Can you describe your area of expertise?
In simple terms, I research how electrical signals drive function of certain cells and tissues in the body, like those in the heart for example, and how drugs affect those cells and tissues. Many organs with seemingly different functions, are governed by electrical signals. To understand them, I combine traditional lab science with mathematical modeling and most recently with modern data science techniques including AI.
My expertise is in electrophysiology and pharmacology, with a focus on electrically excitable cells and tissues found in the heart, brain, and pancreas. I explore how electrical impulses control functions like muscle contraction, neuronal firing and hormone release, and how these responses are modulated by drugs. My approach blends disciplines, merging my background in experimental physiology with modeling and simulation. This interdisciplinary approach is now expanding to include aspects of data science (machine learning and artificial intelligence), particularly where larger datasets are available.
What’s your current focus?
Pancreatic Islet Function: I'm collaborating with experts from University of Edmonton, Simula, and the University of California Berkeley to understand how the pancreas releases insulin by studying variability in the responses of individual cells and how that variability determines behaviour of the tissue. This research may lead to improved diabetes treatments.
Cardiac Pharmacology: I'm involved in several projects that evaluate the safety and effectiveness of heart-related drugs. This work not only improves drugs but also streamlines development, saving time and money.
What’s the practical application and impact on society?
My research contributes to science in several ways. While my work on pancreatic islets expands our knowledge and may lead to new disease treatments, the cardiac pharmacology projects are closer to practical use. These projects can influence regulatory decisions that seek to ensure drug safety, and provide pharmaceutical companies with accurate tools to predict cardiac outcomes. This, in turn, can speed up drug development and reduce costs.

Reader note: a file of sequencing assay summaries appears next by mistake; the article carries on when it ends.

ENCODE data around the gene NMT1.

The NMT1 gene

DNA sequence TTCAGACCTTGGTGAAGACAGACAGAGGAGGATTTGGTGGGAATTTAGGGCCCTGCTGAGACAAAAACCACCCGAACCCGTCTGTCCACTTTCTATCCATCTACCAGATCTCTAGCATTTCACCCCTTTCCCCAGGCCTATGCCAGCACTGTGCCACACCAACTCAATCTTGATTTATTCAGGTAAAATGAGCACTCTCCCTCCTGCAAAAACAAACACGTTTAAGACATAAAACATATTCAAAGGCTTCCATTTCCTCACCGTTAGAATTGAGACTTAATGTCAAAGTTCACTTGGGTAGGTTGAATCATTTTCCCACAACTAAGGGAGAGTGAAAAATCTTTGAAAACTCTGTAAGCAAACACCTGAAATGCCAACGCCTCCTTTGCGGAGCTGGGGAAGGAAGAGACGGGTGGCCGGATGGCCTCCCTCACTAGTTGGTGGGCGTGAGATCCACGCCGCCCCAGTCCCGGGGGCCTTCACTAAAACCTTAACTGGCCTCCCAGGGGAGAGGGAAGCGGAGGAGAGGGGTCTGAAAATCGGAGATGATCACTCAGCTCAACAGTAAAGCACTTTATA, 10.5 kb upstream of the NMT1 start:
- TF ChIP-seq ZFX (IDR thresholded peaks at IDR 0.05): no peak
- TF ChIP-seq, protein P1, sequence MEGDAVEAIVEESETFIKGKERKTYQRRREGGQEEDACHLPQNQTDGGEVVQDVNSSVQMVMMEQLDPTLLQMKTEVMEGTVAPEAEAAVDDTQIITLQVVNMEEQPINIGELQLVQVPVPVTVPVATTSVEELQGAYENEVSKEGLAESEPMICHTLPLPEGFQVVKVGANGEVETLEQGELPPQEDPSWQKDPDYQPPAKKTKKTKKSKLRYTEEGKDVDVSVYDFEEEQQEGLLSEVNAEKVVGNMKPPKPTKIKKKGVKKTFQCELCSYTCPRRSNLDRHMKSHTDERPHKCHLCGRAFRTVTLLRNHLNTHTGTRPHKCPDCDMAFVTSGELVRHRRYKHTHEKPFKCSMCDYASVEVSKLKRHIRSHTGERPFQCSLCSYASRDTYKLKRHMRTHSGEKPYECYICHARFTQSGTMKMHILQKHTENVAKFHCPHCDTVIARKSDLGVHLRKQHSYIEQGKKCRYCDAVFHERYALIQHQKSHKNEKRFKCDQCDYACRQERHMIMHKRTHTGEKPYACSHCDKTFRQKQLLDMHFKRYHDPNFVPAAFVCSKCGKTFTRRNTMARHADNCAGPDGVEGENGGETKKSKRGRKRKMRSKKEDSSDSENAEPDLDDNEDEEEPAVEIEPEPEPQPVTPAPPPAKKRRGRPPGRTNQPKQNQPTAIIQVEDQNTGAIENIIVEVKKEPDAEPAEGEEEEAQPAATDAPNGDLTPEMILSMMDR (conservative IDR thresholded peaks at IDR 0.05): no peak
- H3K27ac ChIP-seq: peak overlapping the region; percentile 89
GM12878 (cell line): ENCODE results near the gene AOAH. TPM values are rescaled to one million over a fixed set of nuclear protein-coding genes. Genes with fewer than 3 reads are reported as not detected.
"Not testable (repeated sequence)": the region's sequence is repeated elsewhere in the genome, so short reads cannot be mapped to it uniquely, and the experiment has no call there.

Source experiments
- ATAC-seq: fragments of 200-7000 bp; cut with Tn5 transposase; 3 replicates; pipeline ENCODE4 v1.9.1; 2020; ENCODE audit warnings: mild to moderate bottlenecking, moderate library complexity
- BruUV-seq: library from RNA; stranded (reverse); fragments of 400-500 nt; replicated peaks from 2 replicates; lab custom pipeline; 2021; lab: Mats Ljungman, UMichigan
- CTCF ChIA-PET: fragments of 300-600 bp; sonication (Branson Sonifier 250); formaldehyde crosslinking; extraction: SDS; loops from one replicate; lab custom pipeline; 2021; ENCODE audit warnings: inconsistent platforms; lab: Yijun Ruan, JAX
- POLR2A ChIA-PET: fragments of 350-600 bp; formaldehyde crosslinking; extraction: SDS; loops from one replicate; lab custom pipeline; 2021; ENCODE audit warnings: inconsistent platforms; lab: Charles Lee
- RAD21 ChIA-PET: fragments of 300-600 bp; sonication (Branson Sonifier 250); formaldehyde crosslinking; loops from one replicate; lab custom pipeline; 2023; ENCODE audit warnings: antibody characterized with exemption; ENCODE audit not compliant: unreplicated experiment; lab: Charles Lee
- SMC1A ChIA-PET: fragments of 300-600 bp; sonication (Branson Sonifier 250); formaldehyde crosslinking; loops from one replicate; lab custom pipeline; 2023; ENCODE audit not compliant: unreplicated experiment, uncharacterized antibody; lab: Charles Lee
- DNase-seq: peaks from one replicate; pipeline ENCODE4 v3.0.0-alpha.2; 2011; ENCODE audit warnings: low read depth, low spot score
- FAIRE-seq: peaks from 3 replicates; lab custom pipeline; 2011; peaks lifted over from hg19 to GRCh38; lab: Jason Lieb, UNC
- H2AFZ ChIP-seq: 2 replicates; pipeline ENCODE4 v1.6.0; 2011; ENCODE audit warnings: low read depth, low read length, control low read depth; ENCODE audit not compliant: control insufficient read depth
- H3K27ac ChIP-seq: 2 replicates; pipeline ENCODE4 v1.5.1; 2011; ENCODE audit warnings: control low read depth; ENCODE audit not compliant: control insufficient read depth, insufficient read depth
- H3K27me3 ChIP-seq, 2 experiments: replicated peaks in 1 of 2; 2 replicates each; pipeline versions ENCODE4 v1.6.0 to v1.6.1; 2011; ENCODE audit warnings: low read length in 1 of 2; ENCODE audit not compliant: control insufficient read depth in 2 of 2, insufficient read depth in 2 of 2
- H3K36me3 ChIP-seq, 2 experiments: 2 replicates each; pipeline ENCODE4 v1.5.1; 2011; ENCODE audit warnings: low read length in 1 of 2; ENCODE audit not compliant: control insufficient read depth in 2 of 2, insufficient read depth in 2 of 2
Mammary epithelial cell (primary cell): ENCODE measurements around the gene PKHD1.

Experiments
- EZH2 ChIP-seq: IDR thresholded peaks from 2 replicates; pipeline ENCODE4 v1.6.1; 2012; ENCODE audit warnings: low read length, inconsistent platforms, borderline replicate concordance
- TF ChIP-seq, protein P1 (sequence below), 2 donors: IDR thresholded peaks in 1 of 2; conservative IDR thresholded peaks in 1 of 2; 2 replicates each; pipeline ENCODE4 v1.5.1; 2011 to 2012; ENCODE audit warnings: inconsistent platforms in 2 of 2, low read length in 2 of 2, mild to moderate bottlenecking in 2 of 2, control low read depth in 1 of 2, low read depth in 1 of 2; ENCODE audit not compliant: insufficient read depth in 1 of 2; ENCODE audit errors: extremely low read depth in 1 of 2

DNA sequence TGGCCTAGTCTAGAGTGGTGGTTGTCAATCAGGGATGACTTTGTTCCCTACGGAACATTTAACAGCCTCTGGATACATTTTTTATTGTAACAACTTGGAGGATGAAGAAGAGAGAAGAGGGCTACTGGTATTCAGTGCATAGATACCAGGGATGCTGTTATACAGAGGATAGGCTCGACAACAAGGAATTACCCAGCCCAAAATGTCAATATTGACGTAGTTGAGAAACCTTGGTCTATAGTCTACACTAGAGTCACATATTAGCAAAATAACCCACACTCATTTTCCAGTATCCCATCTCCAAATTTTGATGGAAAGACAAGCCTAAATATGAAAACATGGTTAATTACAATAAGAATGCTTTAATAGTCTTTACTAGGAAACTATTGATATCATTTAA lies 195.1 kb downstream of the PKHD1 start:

I'm excited about the potential real-world impact of this research, from helping people with diabetes to enhancing drug safety and development in cardiology.
What are the challenges in your field from your perspective?
The field's medical applications are being rapidly reshaped by two technologies: human-derived pluripotent stem cells (hiPSCs) and artificial intelligence (AI). I’m certainly not alone in feeling that the momentum behind both technologies has made it inevitable that they will constitute big efforts and challenges in this field (and others) for some time to come. Both technologies bring tremendous promise and uncertainty.
In medicine and pharmaceutical development uncertainty is a major challenge, and for valid reasons, both face strict regulatory oversight. All stakeholders are actively exploring how hiPSCs and AI can be applied to improve medical standard of care and pharmaceutical practices, both with far-reaching implications. However, both technologies also hold implications large enough that even the conceptual frameworks for establishing trust are poorly defined. Establishing those trust frameworks is the critical first step to unlock their potential. I think the existing clinical trial standard (that new technologies or treatments improve on existing standard of care) is a good starting point, but there will be many specific cases that require new or different standards to be developed.
What advice would you give to those looking to pursue a career in your field?
Pay attention to and protect your motivation. It's the most important currency for learning and contributing to science. Pay attention to what influences it, and actively make choices to enhance it. It changes with time and is shaped by your environment, the people and topics you surround yourself with, so prioritize it near the top of your list.
Thanks to Andy Edwards for contributing to this researcher profile.
At Simula, we take pride in our people, with over 150 scientific researchers, fostering a collaborative and innovative environment for science research on a mission to solve important and fundamental problems of science and engineering, with the main goal of benefiting and advancing society.